Opinion: This is how coup d'états begin - Generocity Philly


Nov. 10, 2020 4:13 pm

Opinion: This is how coup d’états begin

"Democracies don’t die because of a lack of checks and balances. They die because the people in charge of those checks and balances act in cahoots with the want-to-be-dictator," says Ben Goebel in his opinion piece.

(Caricatures by DonkeyHotey on Flickr - https://www.flickr.com/photos/donkeyhotey/ - CC BY-SA 2.0)

This opinion piece was written and submitted for publication consideration by Ben Goebel, an active Generocity reader. We welcome the perspectives of our readers for publication consideration as opinion pieces.
Updated Nov. 10 at 4:25 p.m. to add a paragraph erroneously omitted when the opinion piece was uploaded.
English speakers use the French expression “coup d’état” because of Napoleon. But we might need an English equivalent soon.

Coup d’états existed before the French language came to be and they will exist long after. They happen all over the world, in countries that we usually dismiss. But now in America we have an example of how they might begin.

I do not want to imply that a coup has already happened. But I believe coups do have a starting point. The conservative entrepreneur Peter Thiel famously said that the Left takes Trump literally but not seriously, while Trump’s supporters take him seriously not literally. As we have seen in the past few days, supporters and politicians are taking him literally and seriously — and we need to be vigilant.

I’m sorry, but I didn’t come to this country to have it stolen by a stupid, inconsiderate self-serving human being and his enablers. I always wanted to be here and I have so much respect for what this country represents, its ideals and how it came to be.

While my country was beheading everyone who the mob judged as no longer righteous, the American fight for freedom and the institutions which came out of it were such an inspiration. General Washington and first President of the United States left power peacefully while General Napoleon forcefully took it.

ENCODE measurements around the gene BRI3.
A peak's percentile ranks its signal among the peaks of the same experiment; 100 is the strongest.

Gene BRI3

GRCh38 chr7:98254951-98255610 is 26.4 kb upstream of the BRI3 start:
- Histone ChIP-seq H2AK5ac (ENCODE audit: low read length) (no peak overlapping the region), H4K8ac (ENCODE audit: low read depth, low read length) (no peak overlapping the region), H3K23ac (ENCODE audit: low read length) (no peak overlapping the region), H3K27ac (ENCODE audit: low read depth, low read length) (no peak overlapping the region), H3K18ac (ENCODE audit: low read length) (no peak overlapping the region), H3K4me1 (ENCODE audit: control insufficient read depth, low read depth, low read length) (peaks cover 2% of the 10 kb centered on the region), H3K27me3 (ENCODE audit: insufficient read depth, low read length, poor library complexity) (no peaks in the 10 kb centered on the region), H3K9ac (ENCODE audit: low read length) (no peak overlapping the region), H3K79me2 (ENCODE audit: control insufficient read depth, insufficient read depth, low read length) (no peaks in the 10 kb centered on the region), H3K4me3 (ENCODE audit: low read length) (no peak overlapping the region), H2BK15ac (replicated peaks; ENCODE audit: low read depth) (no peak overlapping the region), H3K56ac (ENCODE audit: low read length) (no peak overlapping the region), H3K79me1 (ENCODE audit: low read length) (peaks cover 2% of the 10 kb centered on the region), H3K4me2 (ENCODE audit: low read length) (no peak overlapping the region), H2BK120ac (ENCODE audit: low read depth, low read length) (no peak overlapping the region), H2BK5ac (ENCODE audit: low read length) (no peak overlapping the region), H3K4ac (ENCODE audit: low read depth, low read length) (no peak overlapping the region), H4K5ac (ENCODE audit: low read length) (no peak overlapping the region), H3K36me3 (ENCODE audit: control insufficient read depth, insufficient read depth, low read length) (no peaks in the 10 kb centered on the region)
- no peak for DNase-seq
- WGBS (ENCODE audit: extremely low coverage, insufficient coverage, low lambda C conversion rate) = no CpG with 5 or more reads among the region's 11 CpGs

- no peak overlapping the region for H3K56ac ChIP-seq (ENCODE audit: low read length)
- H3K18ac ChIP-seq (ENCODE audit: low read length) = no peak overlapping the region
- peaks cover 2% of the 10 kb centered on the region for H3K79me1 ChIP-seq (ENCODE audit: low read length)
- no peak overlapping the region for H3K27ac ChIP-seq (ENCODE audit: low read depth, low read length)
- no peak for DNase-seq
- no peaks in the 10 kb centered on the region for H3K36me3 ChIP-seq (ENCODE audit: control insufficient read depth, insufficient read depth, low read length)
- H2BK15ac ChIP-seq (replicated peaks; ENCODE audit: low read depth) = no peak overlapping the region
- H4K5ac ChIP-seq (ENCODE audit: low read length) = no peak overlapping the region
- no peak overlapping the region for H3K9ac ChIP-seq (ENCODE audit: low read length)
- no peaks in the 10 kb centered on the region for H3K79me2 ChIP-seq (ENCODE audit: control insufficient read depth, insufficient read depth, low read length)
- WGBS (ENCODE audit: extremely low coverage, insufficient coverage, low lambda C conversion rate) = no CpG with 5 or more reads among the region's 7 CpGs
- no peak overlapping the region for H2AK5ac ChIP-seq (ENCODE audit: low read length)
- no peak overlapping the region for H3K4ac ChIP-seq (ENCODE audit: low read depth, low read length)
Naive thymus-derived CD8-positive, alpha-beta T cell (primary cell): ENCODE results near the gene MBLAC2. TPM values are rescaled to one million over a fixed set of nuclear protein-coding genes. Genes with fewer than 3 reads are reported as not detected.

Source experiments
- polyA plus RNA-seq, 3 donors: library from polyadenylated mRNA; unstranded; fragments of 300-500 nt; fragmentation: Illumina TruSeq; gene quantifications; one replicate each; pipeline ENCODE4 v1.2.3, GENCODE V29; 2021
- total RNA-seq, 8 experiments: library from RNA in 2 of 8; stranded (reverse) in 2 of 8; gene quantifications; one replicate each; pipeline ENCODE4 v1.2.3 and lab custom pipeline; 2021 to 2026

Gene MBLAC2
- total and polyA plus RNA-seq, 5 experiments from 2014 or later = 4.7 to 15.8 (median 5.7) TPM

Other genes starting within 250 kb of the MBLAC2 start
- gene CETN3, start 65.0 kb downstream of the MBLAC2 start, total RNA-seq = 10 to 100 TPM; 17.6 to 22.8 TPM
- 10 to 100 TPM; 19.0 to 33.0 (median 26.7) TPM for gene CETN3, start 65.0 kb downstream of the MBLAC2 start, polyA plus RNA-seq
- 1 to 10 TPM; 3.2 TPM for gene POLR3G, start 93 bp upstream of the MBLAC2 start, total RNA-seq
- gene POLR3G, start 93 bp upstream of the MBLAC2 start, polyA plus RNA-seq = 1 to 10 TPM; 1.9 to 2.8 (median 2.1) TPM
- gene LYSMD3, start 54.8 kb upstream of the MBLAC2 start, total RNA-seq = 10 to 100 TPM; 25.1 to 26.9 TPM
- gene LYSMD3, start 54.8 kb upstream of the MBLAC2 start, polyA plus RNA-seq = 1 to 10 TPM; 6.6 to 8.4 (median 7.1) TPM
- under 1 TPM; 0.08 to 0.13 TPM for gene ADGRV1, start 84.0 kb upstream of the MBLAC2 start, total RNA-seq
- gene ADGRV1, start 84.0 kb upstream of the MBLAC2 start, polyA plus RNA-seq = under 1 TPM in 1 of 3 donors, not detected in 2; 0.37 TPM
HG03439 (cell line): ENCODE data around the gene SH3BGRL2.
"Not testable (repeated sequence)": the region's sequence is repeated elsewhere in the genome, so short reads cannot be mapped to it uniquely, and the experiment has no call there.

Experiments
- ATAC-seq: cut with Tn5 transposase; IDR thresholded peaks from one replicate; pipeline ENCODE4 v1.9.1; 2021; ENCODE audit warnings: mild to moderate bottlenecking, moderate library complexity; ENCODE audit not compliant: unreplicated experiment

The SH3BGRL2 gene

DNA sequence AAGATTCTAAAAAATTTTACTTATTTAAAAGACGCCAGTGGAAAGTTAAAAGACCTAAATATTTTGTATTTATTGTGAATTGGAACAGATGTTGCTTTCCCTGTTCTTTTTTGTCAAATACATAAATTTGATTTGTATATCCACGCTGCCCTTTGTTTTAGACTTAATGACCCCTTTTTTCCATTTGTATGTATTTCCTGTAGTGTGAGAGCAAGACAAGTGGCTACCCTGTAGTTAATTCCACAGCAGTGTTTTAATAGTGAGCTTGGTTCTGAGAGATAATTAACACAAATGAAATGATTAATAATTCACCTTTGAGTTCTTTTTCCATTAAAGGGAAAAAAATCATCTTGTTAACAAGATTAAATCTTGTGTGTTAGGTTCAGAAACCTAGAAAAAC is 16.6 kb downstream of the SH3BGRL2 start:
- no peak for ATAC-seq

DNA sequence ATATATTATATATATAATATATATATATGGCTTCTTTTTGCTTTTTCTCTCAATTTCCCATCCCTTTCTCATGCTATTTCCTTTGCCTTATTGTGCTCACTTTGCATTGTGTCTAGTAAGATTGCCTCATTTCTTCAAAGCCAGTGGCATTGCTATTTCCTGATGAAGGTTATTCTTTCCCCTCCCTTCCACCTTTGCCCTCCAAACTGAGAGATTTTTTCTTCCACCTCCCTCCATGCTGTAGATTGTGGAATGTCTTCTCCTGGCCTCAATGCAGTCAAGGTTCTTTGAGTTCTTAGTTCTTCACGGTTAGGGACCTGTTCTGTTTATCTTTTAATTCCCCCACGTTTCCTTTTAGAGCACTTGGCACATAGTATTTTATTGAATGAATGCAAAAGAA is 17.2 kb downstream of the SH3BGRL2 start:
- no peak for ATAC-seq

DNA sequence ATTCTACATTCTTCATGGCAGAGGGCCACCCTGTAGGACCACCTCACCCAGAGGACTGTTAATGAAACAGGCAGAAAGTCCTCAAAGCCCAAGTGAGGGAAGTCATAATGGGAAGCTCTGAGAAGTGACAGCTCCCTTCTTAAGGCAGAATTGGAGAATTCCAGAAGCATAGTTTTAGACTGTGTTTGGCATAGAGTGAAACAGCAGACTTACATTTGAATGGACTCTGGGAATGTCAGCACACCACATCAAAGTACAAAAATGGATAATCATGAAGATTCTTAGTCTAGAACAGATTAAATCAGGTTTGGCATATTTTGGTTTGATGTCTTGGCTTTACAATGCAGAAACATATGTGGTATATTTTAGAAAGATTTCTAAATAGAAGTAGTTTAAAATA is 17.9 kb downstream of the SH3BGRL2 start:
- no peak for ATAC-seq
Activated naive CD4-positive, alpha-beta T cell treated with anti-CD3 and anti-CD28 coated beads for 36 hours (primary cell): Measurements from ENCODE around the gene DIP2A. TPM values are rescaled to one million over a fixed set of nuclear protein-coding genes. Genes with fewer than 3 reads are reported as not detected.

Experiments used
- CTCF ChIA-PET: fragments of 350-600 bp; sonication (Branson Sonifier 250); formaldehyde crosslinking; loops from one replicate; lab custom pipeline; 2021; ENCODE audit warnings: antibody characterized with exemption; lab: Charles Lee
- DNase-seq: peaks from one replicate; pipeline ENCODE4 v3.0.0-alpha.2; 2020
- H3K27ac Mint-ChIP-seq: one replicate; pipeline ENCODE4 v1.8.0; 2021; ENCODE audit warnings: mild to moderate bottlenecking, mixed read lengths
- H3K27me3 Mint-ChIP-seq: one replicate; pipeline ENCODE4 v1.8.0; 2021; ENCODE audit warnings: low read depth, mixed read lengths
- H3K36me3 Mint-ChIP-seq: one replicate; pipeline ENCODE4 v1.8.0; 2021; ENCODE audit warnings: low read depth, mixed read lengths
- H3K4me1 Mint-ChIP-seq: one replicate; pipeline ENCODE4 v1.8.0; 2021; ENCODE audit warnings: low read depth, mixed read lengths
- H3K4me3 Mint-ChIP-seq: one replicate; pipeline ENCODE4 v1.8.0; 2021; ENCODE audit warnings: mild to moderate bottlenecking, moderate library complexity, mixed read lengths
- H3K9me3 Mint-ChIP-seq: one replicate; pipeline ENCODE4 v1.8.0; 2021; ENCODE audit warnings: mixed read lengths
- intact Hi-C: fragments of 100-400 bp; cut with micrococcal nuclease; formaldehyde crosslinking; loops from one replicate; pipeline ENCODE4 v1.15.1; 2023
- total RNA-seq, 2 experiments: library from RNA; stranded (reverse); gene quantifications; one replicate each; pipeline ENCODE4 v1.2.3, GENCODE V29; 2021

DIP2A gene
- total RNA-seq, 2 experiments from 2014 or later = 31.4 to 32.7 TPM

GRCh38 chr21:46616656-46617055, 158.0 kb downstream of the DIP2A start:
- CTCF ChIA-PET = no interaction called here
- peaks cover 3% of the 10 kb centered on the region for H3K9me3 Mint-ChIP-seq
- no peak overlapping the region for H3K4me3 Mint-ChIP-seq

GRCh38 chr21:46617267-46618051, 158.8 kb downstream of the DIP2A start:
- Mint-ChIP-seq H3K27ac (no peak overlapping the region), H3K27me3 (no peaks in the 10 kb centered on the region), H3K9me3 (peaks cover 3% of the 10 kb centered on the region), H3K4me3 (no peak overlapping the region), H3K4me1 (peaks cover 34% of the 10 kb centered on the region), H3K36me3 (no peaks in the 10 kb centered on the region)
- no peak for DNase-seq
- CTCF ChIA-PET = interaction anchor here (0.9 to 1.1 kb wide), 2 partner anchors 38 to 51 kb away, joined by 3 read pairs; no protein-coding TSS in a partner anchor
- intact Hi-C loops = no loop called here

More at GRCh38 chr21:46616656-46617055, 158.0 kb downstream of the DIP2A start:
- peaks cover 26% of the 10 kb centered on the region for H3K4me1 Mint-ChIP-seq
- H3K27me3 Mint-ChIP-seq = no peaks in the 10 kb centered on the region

This country is definitely not perfect, but it has a je ne sais quoi (!) that always attracted me and I want to participate in making it a more perfect union.

Thursday night, while the President-defect was claiming victory at a super-spreader event, I had to hold back tears.

My wife and I were walking in Old City while he was destroying every aspect that I respect about this place. How can the country that I dreamed to live in let this happen?

Today, I still have a feeling of uneasiness in me because I am afraid of what’s to come. How can it be that not everyone is denouncing the horrible anti-democratic rhetoric of the President? If it were any other country, worldwide leaders would call for a peaceful transition instead of expecting it to happen.

I mean it’s not just Trump’s words. Lindsay Graham said to ignore mail in ballots. Lawyers in PA are trying to discount the popular vote. Senate candidates in Georgia claim fraud and want the head of their Secretary of State (who is also a Republican). Trump supporters plan to kidnap governors. Vote counters and Philadelphia commissioners receive death threats. The DOJ wants to take over the fraud investigations. The Secretary of State of the US Government just said in “there will be a smooth transition to a second Trump administration.”

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Democracies don’t die because of a lack of checks and balances. They die because the people in charge of those checks and balances act in cahoots with the want-to-be-dictator.

Napoleon didn’t take power without the support of some citizens and politicians.

I am astonished by the number of enablers who clearly do not understand what they are risking just for personal gains. Alexander Hamilton was mostly overlooked in history (likely because he was an immigrant) until a certain musical brought him to life. He could have defended his own ideals by approving Aaron Burr’s access to the presidency. But he preferred a man with principles that were not his own (Jefferson) rather than someone without any principles at all (Burr).

Is it that hard for the defenders of the President to choose integrity over greed? How come the ones who claim to defend the spirit of the Founders are the ones disrespecting their legacies?

I still have hope that this country’s institutions will survive and that the law of the land will prevail. I have to think that, otherwise all the reasons for why I came here fall apart.

Right before the election, I commented on an article about Americans who want to leave this country. I said that Americans have the illusion that things are much better in other countries when they aren’t. But I was wrong, right now it is worse here. The United States has lost the international aura of freedom.

The United States might not be that united, if this coup succeeds.

Should we start pledging “our life, our fortunes and our sacred honor” to ensure democracy does not disappear? Let’s work together to make sure that the French don’t start using an English expression to mean coup d’état.


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